Stars: 4 out of 5
Pros: Good mystery, plenty of fun
Cons: Gets close to lecturing a couple of times; characters introduced here could be better rounded
The Bottom Line:
Was mountain lion framed?
Teddy is in race to save
Fast paced and fun book
Framing a Lion
Over the last four books in the FunJungle series, we’ve seen Teddy Fitzroy solve mysteries involving all kinds of exotic animals inside this zoo/amusement park combo. However, the animal in danger in Lion Down is actually outside the park.
While FunJungle is located in a mostly uninhabited area of Texas, there are some larger estates and ranches that border the park’s property. Living in one of those is Lincoln Stone, a radio and TV news personality that is known for saying very controversial things. He has a dog he loves, and, unfortunately, that dog has been killed. Lincoln is quick to blame it on the mountain lion that roams in the area, but the agent of the Department of Fish and Wildlife put in charge of the case doesn’t think that’s true. Thanks to Teddy’s reputation for solving puzzles at FunJungle, the agent turns to Teddy for help. Teddy agrees that the evidence left behind doesn’t add up. Can he figure out what happened?
Meanwhile, Teddy and Summer, his girlfriend, are asked to figure out why the giraffes in FunJungle get sick every Monday. Will this case distract them from saving the mountain lion?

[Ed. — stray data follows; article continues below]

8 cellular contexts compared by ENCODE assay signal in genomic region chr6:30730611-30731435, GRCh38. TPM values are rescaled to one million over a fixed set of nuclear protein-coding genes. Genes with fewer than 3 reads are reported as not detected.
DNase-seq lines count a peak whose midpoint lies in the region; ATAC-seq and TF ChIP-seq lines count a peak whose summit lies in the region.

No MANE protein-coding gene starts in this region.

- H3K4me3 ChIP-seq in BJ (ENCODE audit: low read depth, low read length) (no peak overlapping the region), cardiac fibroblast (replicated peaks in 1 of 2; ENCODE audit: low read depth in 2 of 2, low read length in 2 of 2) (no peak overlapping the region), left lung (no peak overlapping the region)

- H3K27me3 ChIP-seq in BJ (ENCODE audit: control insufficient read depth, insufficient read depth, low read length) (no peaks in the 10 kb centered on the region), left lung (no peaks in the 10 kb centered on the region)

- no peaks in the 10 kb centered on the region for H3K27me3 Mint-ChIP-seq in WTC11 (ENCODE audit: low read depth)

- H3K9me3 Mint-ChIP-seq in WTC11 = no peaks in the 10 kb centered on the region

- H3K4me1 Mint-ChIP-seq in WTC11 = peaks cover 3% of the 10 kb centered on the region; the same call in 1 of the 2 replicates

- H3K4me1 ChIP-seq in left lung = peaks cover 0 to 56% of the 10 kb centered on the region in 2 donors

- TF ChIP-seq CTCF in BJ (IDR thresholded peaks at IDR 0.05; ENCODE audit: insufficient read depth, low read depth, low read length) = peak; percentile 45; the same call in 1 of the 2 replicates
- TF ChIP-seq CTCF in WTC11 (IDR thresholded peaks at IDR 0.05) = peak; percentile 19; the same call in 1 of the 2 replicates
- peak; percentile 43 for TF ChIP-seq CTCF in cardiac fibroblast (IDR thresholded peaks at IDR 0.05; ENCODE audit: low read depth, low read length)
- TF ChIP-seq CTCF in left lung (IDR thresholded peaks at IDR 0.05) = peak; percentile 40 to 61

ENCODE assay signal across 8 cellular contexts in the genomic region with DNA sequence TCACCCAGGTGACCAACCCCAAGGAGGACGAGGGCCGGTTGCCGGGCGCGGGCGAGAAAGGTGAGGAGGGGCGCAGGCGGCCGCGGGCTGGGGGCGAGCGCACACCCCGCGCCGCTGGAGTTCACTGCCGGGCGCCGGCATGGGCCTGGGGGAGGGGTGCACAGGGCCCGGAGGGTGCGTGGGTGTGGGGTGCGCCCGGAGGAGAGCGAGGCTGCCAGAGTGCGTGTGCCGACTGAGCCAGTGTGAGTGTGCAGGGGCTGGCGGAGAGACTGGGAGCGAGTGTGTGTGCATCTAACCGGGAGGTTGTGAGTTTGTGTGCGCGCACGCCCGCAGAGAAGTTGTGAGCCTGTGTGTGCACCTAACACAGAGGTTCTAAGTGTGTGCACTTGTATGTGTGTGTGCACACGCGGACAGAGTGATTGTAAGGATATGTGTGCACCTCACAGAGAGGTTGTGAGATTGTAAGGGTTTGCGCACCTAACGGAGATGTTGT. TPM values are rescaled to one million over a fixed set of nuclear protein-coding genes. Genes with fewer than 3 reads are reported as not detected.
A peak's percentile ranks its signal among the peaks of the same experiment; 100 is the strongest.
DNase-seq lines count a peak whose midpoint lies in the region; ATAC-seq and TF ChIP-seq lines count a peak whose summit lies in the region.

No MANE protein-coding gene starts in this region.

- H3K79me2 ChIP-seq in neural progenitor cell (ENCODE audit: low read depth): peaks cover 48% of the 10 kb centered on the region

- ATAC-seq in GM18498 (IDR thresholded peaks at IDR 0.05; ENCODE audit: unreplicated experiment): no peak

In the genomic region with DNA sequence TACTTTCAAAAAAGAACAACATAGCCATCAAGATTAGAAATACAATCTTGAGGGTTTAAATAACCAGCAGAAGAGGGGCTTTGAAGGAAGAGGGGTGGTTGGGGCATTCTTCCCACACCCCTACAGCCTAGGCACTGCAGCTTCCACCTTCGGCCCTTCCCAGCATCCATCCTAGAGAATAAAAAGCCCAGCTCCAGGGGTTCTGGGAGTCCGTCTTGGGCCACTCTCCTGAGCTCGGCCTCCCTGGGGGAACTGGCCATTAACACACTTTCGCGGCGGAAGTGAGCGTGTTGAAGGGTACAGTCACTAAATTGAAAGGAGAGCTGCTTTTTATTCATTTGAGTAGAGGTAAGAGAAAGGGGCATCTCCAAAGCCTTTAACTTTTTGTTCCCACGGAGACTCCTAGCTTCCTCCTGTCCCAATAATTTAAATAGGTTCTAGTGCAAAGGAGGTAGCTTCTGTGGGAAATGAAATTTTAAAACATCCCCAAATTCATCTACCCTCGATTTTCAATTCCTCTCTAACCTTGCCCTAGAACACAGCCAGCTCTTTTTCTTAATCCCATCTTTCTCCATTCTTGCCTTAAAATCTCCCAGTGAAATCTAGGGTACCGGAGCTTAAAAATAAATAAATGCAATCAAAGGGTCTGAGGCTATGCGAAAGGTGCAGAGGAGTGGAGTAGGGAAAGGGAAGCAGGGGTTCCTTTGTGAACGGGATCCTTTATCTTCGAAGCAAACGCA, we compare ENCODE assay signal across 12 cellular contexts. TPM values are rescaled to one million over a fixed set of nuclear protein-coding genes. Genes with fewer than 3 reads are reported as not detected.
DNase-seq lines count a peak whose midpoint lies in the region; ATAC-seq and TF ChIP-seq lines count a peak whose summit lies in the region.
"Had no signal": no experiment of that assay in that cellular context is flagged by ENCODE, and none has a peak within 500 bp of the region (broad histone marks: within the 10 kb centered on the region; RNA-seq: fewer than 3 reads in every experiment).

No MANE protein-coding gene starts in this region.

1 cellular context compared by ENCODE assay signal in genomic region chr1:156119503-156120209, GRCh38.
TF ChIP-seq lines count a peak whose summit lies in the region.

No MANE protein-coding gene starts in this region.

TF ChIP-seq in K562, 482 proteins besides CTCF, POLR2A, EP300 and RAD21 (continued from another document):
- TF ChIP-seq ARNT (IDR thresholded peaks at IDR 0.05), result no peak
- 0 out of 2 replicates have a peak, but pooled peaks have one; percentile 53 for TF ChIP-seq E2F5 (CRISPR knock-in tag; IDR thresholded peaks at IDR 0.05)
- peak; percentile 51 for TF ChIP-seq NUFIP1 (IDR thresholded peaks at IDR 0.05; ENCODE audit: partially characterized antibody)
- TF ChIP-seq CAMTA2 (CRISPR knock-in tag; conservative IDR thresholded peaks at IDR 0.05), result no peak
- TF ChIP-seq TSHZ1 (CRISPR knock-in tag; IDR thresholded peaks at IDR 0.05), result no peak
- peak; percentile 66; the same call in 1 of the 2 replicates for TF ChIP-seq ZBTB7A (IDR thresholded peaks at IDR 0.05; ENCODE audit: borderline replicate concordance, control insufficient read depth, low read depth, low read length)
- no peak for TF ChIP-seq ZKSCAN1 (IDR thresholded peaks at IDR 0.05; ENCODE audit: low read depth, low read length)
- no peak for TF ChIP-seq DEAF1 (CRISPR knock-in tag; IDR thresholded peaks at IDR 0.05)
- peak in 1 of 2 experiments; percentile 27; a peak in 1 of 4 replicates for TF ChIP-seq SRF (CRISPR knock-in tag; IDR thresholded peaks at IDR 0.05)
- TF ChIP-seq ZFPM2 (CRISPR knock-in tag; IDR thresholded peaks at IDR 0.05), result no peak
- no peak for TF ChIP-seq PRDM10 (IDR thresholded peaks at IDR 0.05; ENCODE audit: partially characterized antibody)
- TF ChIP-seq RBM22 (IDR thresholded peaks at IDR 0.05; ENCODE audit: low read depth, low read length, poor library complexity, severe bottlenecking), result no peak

As you can see, there is plenty happening here. The two mysteries weave in and out of each other, each providing their own clues and some very funny scenes before Teddy figures them out. The climax is epic, with a page turning race to save the day. Oh, I identified several things that were going to come into play in the climax as I read the book, but I couldn’t figure out how or who the culprit was until I got there.
The books in this series always balance the mystery with information on the very real dangers the featured animals are facing in our world. I did feel this one missed the balance a little bit, with a few passages reading more like lectures than normal. I doubt kids will notice or mind, however.
Likewise, I felt that some of the characters introduced in this book were flattered than normal for the series, bordering on caricature. But again, I think this is something adults will notice but kids won’t mind.
The series has quite a few characters. While some of the supporting characters don’t get much page time, it is fun to see them again. Teddy and Summer are strong leads. Yes, Teddy is the star of the series, but Summer is just as an important part. We get to see a different side of Summer’s father, the owner of FunJungle, in this book, and I still love Teddy’s parents.
I already mentioned the humor, but I have to talk about it again. While there are some serious and suspenseful moments, there are also several very funny scenes in this book that will have you laughing as you read. Yes, some of them involve the usual suspects (fans of the series will know who I mean), but that didn’t make them any less delightful.
It’s always fun to visit the world of FunJungle. It’s the next best thing to getting to go in person, if, you know, the park were real. Lion Down will certainly please the many fans of this series.
Enjoy more visits to FunJungle with the rest of the series.
This review is part of this week's Marvelous Middle Grade Monday.